Longevity can yield positive benefits for your career. Through tenure at an organization, you gain institutional knowledge, develop relationships, and expand experience. Longevity can also have downsides. Here are some negatives to watch for, according to Cheryl Hyatt of Hyatt-Fennell Executive Search, who has been responsible for successfully recruiting senior-administrative professionals for educational and non-profit organizations:

1. You don’t look forward to work. We all have off days—or even weeks—but overall your work-days should not be spent watching the clock and counting the minutes until you leave. Every job has mundane facets, but it should also have interesting aspects that keep you engaged.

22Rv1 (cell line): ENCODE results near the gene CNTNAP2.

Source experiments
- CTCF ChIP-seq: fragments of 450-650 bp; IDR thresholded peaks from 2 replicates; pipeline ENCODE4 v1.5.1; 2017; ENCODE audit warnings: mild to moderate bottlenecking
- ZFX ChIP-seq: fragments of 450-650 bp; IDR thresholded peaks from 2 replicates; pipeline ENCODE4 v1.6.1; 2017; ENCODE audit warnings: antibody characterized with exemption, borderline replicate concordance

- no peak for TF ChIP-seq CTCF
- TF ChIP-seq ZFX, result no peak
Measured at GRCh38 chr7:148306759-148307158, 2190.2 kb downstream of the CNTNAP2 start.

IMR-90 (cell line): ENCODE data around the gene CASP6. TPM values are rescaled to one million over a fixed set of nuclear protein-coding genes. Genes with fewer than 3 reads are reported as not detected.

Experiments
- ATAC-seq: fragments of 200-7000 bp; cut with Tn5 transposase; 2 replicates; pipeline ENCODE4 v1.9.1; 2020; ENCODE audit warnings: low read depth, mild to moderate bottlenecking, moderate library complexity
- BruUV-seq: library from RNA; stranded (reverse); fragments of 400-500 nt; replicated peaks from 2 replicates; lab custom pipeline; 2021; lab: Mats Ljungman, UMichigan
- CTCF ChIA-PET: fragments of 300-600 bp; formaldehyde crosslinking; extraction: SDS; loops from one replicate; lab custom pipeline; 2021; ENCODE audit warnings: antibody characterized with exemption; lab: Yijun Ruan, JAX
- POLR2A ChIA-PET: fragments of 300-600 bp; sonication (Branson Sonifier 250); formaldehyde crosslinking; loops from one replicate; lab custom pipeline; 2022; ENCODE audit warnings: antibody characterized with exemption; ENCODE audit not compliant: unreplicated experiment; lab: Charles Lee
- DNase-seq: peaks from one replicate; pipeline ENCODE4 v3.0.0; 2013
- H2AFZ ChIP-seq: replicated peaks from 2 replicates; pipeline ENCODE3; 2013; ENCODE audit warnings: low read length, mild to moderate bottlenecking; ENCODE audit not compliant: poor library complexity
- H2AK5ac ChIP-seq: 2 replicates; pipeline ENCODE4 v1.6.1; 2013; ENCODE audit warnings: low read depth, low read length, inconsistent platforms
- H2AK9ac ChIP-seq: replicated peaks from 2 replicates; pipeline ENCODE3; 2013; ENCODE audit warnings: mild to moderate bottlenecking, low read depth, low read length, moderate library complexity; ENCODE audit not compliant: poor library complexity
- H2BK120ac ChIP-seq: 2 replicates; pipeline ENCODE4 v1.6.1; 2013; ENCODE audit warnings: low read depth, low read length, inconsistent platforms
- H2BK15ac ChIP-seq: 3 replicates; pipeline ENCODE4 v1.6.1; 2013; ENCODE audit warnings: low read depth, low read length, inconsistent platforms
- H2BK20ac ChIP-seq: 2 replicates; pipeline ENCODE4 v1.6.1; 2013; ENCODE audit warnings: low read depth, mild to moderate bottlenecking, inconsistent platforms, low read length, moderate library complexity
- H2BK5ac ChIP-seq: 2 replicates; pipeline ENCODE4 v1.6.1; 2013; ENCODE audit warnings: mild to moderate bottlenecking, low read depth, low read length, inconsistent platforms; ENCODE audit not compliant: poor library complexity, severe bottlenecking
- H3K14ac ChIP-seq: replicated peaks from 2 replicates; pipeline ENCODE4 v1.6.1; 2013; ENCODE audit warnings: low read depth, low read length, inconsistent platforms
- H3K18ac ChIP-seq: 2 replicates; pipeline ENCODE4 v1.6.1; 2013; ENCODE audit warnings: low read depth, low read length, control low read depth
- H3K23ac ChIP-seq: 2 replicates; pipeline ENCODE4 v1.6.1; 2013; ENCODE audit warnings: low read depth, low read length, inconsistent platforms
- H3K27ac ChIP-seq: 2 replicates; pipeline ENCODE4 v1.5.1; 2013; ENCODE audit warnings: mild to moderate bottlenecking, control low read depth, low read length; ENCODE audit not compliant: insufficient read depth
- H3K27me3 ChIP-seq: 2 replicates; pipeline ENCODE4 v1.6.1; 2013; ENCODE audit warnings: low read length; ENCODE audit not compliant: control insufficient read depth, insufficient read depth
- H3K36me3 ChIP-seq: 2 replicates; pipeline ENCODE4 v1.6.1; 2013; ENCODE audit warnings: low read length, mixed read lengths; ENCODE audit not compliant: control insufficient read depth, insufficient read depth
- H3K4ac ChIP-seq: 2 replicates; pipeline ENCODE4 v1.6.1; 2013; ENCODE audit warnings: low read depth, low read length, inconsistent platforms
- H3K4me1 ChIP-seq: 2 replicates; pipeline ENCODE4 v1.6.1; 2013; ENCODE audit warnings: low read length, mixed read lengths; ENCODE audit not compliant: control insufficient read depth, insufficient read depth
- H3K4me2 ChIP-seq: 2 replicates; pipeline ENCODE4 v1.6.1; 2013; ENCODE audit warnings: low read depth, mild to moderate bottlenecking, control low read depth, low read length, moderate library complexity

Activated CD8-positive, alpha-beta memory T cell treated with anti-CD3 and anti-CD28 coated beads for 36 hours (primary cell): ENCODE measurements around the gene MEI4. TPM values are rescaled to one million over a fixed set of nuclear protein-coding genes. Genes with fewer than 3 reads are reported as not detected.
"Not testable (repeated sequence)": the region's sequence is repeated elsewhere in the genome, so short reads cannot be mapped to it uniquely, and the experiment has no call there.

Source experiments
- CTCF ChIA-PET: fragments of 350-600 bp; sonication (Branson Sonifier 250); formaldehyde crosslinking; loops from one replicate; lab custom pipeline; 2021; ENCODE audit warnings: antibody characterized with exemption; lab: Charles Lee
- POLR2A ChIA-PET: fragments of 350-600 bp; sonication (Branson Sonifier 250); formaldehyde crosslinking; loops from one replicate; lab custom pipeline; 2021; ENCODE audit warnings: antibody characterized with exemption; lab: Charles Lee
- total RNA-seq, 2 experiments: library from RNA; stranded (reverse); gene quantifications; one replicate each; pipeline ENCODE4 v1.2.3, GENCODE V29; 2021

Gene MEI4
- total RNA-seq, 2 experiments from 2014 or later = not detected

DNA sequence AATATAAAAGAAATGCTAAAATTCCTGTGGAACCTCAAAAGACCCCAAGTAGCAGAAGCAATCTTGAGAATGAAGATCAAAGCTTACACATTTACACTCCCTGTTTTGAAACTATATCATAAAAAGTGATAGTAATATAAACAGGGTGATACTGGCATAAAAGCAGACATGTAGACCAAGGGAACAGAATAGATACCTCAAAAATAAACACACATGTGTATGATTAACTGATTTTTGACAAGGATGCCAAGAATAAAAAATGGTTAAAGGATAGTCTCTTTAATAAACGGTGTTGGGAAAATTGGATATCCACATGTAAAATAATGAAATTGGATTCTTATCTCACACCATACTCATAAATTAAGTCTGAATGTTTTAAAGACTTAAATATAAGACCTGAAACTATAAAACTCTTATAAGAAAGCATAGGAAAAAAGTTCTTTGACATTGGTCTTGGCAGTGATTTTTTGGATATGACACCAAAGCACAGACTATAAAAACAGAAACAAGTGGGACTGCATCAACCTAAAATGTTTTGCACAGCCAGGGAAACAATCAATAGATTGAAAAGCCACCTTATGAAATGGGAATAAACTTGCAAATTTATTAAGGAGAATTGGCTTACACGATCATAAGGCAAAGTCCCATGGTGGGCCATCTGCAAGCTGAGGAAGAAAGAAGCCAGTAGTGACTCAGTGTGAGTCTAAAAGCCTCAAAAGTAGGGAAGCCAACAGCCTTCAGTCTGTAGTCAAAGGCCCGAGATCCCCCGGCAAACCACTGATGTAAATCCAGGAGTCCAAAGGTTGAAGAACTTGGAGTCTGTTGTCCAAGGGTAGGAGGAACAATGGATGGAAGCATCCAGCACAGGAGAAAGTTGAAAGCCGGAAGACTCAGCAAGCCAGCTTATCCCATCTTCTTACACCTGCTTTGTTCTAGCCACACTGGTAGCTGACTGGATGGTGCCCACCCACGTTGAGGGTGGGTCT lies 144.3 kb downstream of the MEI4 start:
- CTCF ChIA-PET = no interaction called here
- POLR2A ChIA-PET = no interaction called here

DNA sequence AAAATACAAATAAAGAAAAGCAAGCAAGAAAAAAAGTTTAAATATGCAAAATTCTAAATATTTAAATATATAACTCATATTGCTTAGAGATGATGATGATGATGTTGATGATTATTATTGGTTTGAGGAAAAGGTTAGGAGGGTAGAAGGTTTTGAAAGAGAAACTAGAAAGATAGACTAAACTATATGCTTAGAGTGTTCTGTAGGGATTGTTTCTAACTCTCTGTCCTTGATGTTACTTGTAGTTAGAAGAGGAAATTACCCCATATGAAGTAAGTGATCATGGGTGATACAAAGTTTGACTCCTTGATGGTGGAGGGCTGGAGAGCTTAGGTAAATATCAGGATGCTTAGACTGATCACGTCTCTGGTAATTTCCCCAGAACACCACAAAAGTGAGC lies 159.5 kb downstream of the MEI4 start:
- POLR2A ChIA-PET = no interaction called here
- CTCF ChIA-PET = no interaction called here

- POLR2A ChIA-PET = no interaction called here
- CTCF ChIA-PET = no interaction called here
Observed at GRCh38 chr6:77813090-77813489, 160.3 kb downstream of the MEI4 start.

2. You see new coworkers as interruptions, not departmental opportunities. New employees bring fresh energy and new insight. Though onboarding takes work, it’s a productive disruption. If you view new colleagues as upsetting your status quo, you may be coasting.

3. You’re not growing. Proficiency in your job should allow you to refine your process and enjoy it more. If your duties have become rote, you may be professionally stalled.

Just because you’re stagnating at your current position, it doesn’t automatically follow that it’s time to move on. There may be opportunities to evolve your current position or duties. If you feel that you’re stuck, take time to take stock. Reflect on your career goals. How has your career path taken shape? How do you want to grow and develop in the future? Once you’ve considered some of the ways you’d like to grow, talk to your supervisor and associates about new initiatives you’d like to undertake.

For more suggestions on reinvigorating your current situation, read this blog post on breaking out of mid-career malaise.